- The Washington Times - Friday, June 5, 2009

Bradley Cooper is not just a pretty face.

The 34-year-old actor can talk intelligently about how Hollywood is faring in the new economy. He can wax rhapsodic about films from Iran and Finland he saw as a juror for this year’s Tribeca Film Festival. He not only can list the usual suspects with whom he’d like to work (everyone says Martin Scorsese) but launch into his love for 73-year-old British actress Glenda Jackson. He even can discuss the work of Vladimir Nabokov — and pronounce the Russian novelist’s name correctly.

But let’s face it — it’s primarily that pretty face that’s going to make him a star.

Mr. Cooper hasn’t yet carried a hit on his own. But if his smoldering performance earlier this year as a strangely sympathetic cad in “He’s Just Not That Into You” is any indication, it’s just a matter of time until he does

“The Hangover,” his latest film, gives him his best chance yet to shine. He plays the best man who, along with the two groomsmen, must find the groom after a Las Vegas bachelor party goes very much awry. He’s the cool and confident alpha male of the ragtag group that has to reconstruct what happened before they blacked out. Warner Bros. liked it so much, it commissioned a sequel before it even opened.

Mr. Cooper, visiting the District last month, doesn’t answer immediately when asked what it’s like being an actor on the verge of becoming a major star.

“That’s all sort of conjecture,” he says after a pause. When told he has quite a presence on-screen, he starts laughing and jokes, “Not in person, but on-screen.”

The chuckles give him a chance to compose a more serious response. “That would be wonderful, because that would mean I’d be able to do what I love,” he says. “My problem is, I can’t afford to have any grandiose thoughts because I’m only going to be disappointed. So I try to just stay present. Because the truth is, who knows?”

That’s not to say he hasn’t given any thought to what it takes to get to the top — but he hasn’t overthought it, either.

“Basically, it’s a pretty simple strategy of work with great directors and great actors,” he says. There’s one exception. He was memorable as the preppie sleazeball in “Wedding Crashers,” but he just turned down a “really great character” who was a villain, not wanting to get typecast.

The Philadelphia-born actor didn’t pursue his dream until he attended the Actors Studio Drama School in New York after leaving Georgetown University with a degree in Honors English. “My father was a literature major; I loved to read,” he recalls. “I knew I wanted to be an actor, but I wanted to go to Georgetown, but there was no theater program. I couldn’t imagine majoring in anything else, really.”

Instead, he combined his love of literature and film at Georgetown. “I did my thesis on Vladimir Nabokov and Alfred Appel, who just died [a few] days ago, who was a great scholar of Nabokov; I loved him,” he reports. His thesis, “Adapting to Lolita,” looked “at the integrity of her character through different media,” including the films made by Stanley Kubrick and Adrian Lyne. He thinks the two combined make the perfect film: “Because Adrian Lyne caught the visuals from the books and the characters and the feeling and had zero comedy, which the book is chock-full of, and Kubrick had tons of comedy.”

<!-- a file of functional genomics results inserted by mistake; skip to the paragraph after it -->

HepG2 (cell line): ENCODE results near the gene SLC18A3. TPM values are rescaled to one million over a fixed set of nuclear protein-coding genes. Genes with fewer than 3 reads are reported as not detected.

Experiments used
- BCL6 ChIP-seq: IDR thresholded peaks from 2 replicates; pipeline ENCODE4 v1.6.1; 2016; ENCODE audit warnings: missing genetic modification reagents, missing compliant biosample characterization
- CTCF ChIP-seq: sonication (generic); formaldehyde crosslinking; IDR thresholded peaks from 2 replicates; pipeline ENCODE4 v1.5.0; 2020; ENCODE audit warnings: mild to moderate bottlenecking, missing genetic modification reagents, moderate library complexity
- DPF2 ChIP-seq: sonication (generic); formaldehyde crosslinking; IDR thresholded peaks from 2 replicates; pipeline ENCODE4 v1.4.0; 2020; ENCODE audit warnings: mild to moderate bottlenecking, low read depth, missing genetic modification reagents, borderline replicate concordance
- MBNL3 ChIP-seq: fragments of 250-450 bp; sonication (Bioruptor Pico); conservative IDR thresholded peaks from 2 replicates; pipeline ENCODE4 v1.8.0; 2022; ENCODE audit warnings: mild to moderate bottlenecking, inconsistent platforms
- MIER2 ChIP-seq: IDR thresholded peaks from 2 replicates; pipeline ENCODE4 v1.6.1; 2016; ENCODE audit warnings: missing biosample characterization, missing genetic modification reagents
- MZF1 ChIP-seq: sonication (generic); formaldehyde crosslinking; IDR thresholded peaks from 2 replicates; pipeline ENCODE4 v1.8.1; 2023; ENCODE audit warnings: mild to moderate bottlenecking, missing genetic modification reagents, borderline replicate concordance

The actor reminisces fondly about his years in the District. “I love D.C.,” he says. “It’s so nice to come back.” He still can remember many favorite haunts. “I used to get the Sunday brunch at Filomena’s. We’d go downstairs, all you can eat,” he recalls. He also frequented Booeymonger and the Peacock Cafe, “which is now a huge place. It used to be a small little place on the corner.”

He was a waiter at a now-closed pizza joint managed by Laurent Menoud, who now manages Cafe Milano. He has less kind words for another D.C. hot spot, though. “My girlfriend used to work at Sequoia, and all the waiters used to hit on her — hated that place.”

Perhaps a legacy of his undergraduate years in the nation’s capital, Mr. Cooper is “fascinated” by politics. He was back here in early May to attend his second White House Correspondents’ Association Dinner, as a guest of CNN. “I would basically go with anybody that would have me,” he says. “I campaigned for Obama. I was in Missouri two days before the election and watched him give a speech in Springfield in the back of a high school in a football field. It was unbelievable.”

Although he has wide interests and range as an actor, Mr. Cooper mostly has made a name for himself in comedies. He says it’s a little surprising — when he was in grad school, everyone saw him doing period dramas, playing a soldier in a World War II drama or starring in a Western.

The actor will be trodding the boards this summer, starring in Sam Shepard’s “True West” at the Williamstown Theater Festival.

Everyone wants to know, however, if he’s about to take on a very different project — the Internet is abuzz with rumors he’s set to star in comic-book adaptation, “The Green Lantern.”

“I haven’t been on the Internet in three weeks, because I don’t have my computer, but my mom told me that,” he says with a laugh. “That’s news to me. I don’t know anything about it.”

He would love to take the role, though. “I’ve always wanted to do something with action. I love sports, and I love physicality,” says the actor, who was a medalist on Georgetown’s heavyweight crew team.

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